“Soft despotism is a term coined by Alexis de Tocqueville describing the state into which a country overrun by "a network of small complicated rules" might degrade. Soft despotism is different from despotism (also called 'hard despotism') in the sense that it is not obvious to the people."

Tuesday, April 29, 2008

The Carter Center Knows Best.

"On the way home from monitoring the Nepalese election, I, my wife and my son went to Israel. My goal was to learn as much as possible to assist in the faltering peace initiative endorsed by President Bush and Secretary of State Condoleezza Rice."

Most Presidents, at the end of their terms, are pleased to return to privacy. Few become addicted to celebrity. I doubt we will hear much from George Bush as we didn't from his father and for that matter Reagan, Ford, Nixon, Johnson, Eisenhower and Truman. Then there is Bill Clinton and Jimmy Carter.

Neither Clinton or Carter seem capable of exiting stage left. Clinton needs the light and Carter fears the darkness. Carter cannot accept the fact that he is not needed, and not invited. He also has devolved into that weird Bob Dole state of referring to himself in the third-party. With Carter it is "the Carter Center". I guess that is the point; Carter being in the Center.

Here's Jimmy:

Pariah Diplomacy

Published: April 28, 2008

A COUNTERPRODUCTIVE Washington policy in recent years has been to boycott and punish political factions or governments that refuse to accept United States mandates. This policy makes difficult the possibility that such leaders might moderate their policies.

Two notable examples are in Nepal and the Middle East. About 12 years ago, Maoist guerrillas took up arms in an effort to overthrow the monarchy and change the nation’s political and social life. Although the United States declared the revolutionaries to be terrorists, the Carter Center agreed to help mediate among the three major factions: the royal family, the old-line political parties and the Maoists.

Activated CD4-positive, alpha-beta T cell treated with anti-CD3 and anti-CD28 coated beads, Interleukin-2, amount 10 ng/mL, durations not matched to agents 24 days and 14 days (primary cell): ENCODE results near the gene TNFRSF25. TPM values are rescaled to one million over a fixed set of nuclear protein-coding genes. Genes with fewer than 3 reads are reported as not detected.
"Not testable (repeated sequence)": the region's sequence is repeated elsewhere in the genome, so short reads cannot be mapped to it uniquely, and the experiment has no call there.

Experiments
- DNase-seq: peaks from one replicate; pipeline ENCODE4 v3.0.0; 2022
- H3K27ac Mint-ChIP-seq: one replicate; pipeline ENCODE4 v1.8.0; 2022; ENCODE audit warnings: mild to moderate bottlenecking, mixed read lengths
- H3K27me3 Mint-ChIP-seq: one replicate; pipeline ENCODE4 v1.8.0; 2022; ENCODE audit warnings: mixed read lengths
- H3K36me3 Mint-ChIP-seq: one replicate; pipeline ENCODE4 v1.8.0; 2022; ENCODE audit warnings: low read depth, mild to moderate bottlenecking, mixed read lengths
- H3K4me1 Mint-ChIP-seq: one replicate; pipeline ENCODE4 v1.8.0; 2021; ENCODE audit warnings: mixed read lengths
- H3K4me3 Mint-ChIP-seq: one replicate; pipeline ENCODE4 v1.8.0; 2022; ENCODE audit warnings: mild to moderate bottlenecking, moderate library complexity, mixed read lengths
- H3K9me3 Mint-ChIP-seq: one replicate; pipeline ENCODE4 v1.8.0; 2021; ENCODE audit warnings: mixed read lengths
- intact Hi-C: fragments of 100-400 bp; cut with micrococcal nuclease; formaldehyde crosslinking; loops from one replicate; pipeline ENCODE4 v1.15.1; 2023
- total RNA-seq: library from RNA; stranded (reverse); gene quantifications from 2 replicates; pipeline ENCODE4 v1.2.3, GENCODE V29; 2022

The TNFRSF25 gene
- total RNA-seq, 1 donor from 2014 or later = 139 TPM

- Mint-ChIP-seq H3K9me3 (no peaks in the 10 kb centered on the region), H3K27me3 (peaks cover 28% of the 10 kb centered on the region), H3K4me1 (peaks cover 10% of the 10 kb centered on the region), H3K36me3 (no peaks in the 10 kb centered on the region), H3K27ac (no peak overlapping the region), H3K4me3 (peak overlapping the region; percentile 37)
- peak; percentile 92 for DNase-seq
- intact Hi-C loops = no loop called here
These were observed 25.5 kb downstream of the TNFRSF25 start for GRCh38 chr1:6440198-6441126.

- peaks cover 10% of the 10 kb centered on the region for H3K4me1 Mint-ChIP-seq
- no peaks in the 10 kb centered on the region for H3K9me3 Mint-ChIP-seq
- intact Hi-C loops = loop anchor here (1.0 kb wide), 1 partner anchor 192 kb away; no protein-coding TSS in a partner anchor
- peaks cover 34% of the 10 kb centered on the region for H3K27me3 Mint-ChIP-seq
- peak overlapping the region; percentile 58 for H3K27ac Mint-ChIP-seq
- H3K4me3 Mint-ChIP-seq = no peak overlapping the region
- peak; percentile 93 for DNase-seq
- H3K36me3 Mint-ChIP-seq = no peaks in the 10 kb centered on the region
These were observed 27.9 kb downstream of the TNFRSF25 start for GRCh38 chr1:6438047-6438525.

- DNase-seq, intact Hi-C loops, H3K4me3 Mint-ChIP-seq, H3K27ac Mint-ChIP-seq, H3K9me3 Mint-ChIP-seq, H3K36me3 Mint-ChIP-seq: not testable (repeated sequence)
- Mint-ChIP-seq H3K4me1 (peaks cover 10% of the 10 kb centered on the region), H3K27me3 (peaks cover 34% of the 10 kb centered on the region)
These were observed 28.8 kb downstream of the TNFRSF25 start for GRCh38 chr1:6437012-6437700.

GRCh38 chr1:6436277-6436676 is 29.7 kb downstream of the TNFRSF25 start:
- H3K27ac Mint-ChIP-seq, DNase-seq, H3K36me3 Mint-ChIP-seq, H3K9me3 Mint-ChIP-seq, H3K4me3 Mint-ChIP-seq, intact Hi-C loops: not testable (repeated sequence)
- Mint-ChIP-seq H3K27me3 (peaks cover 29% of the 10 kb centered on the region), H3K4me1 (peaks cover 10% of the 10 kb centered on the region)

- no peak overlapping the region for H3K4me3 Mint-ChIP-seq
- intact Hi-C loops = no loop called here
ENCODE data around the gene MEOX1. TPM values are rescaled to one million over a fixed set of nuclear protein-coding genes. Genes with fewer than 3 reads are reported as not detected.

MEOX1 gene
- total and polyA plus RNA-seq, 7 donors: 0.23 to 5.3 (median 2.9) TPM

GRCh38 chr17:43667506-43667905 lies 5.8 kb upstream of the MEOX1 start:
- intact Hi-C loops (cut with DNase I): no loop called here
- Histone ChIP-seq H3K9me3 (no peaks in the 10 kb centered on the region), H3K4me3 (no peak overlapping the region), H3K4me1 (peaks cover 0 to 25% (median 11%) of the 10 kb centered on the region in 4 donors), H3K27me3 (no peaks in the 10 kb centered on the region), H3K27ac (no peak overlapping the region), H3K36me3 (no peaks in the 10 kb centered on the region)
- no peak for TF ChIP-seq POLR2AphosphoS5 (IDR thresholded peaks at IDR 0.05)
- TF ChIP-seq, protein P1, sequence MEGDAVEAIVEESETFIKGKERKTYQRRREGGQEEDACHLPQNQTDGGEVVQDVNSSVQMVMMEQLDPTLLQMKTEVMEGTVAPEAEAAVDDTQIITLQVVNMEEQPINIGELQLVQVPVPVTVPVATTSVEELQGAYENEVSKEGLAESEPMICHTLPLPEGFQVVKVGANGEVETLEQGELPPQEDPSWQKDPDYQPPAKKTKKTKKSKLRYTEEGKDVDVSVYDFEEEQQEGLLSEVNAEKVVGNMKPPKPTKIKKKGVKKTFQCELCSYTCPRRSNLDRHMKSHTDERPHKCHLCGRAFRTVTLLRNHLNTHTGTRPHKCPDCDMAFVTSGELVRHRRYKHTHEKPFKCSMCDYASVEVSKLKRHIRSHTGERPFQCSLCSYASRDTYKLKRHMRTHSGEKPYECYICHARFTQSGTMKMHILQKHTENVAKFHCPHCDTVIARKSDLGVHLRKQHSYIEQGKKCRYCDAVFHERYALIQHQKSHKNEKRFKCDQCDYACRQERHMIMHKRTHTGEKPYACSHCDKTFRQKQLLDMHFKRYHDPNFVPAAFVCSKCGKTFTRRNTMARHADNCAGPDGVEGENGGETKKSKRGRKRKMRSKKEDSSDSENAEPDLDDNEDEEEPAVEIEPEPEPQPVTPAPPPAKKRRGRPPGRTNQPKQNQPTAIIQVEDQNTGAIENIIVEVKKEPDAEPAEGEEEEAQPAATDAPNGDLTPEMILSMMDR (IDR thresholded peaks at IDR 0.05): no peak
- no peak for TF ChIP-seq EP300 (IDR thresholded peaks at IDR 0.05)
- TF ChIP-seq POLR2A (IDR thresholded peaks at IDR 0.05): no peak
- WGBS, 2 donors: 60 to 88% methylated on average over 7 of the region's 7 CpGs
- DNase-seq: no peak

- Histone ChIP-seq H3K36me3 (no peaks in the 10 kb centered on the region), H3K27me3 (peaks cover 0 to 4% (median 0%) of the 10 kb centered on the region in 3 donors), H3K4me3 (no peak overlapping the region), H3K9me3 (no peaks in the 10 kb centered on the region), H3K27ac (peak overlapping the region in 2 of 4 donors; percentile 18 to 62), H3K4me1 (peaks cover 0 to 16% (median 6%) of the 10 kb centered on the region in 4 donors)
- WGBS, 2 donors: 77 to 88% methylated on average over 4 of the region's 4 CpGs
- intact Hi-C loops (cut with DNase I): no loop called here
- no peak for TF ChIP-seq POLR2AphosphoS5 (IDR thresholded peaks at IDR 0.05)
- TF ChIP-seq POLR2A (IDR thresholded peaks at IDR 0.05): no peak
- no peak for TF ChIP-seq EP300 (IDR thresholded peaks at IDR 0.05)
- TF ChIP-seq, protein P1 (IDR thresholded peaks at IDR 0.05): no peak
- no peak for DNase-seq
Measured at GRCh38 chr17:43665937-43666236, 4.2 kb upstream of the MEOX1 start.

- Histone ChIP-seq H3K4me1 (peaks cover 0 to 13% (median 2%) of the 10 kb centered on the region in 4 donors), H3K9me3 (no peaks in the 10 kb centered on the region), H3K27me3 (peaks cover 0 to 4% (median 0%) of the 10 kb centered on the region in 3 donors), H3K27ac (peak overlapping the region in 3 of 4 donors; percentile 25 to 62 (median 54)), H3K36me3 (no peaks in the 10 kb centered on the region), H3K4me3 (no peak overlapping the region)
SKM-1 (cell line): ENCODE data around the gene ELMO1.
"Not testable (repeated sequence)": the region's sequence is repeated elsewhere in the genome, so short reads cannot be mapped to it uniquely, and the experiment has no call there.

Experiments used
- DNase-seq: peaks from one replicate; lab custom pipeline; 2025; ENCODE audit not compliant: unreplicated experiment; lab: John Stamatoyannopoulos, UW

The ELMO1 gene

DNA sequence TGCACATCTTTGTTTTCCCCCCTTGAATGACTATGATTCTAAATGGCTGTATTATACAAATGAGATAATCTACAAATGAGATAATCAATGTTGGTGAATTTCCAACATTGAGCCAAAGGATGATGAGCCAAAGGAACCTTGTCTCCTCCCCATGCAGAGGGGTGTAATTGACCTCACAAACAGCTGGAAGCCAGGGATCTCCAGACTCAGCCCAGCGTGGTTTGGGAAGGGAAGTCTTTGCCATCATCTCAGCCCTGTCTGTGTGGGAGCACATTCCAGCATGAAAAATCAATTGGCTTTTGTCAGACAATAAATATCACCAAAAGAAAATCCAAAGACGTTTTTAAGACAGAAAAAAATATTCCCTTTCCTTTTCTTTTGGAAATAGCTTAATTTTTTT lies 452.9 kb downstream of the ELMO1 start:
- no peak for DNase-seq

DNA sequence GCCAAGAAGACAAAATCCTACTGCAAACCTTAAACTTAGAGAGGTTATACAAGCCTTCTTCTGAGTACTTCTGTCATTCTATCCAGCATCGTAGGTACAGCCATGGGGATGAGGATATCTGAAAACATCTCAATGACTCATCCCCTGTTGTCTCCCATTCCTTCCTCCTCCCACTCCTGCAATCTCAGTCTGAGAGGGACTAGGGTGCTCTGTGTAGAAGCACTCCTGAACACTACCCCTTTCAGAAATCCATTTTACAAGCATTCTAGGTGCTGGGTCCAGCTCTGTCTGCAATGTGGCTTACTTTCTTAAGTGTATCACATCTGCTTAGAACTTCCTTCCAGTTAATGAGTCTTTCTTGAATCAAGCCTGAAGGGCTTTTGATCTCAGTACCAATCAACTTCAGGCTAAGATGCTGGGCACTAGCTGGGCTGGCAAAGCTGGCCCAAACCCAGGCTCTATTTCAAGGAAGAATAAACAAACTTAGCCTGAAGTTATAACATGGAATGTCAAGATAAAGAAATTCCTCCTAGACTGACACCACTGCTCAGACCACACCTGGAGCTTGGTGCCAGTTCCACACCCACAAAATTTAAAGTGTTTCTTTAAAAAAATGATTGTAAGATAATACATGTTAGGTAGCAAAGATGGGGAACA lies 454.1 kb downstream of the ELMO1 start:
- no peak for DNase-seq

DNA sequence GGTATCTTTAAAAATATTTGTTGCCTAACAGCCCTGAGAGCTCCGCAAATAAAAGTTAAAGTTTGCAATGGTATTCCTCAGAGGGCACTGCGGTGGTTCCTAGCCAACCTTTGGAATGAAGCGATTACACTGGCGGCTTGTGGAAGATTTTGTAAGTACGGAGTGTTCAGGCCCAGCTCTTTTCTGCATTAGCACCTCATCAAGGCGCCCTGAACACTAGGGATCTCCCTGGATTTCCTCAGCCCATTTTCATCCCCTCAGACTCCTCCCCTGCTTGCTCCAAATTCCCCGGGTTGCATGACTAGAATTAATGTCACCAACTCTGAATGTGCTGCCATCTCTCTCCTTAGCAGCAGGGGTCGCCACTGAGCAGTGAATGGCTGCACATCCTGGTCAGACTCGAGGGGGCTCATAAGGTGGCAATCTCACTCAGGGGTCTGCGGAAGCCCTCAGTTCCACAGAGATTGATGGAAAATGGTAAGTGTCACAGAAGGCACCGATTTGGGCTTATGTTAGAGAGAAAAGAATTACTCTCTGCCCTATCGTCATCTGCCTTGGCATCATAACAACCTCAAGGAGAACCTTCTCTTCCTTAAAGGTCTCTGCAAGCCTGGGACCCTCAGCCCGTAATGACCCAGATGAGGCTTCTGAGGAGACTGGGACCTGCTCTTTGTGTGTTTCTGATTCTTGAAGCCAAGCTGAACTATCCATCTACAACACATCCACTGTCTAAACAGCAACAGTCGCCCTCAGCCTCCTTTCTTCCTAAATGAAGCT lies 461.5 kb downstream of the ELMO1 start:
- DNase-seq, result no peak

In 2006, six months after the oppressive monarch was stripped of his powers, a cease-fire was signed. Maoist combatants laid down their arms and Nepalese troops agreed to remain in their barracks. Our center continued its involvement and nations — though not the United States — and international organizations began working with all parties to reconcile the dispute and organize elections.

The Maoists are succeeding in achieving their major goals: abolishing the monarchy, establishing a democratic republic and ending discrimination against untouchables and others whose citizenship rights were historically abridged. After a surprising victory in the April 10 election, Maoists will play a major role in writing a constitution and governing for about two years. To the United States, they are still terrorists.

On the way home from monitoring the Nepalese election, I, my wife and my son went to Israel. My goal was to learn as much as possible to assist in the faltering peace initiative endorsed by President Bush and Secretary of State Condoleezza Rice. Although I knew that official United States policy was to boycott the government of Syria and leaders of Hamas, I did not receive any negative or cautionary messages about the trip, except that it might be dangerous to visit Gaza.

The Carter Center had monitored three Palestinian elections, including one for parliamentary seats in January 2006. Hamas had prevailed in several municipal contests, gained a reputation for effective and honest administration and did surprisingly well in the legislative race, displacing the ruling party, Fatah. As victors, Hamas proposed a unity government with Mahmoud Abbas of Fatah as president and offered to give key ministries to Fatah, including that of foreign affairs and finance.

Hamas had been declared a terrorist organization by the United States and Israel, and the elected Palestinian government was forced to dissolve. Eventually, Hamas gained control of Gaza, and Fatah is “governing” the Israeli-dominated West Bank. Opinion polls show Hamas steadily gaining popularity. Since there can be no peace with Palestinians divided, we at the Carter Center believed it important to explore conditions allowing Hamas to be brought peacefully back into the discussions. (A recent poll of Israelis, who are familiar with this history, showed 64 percent favored direct talks between Israel and Hamas.)

Similarly, Israel cannot gain peace with Syria unless the Golan Heights dispute is resolved. Here again, United States policy is to ostracize the Syrian government and prevent bilateral peace talks, contrary to the desire of high Israeli officials.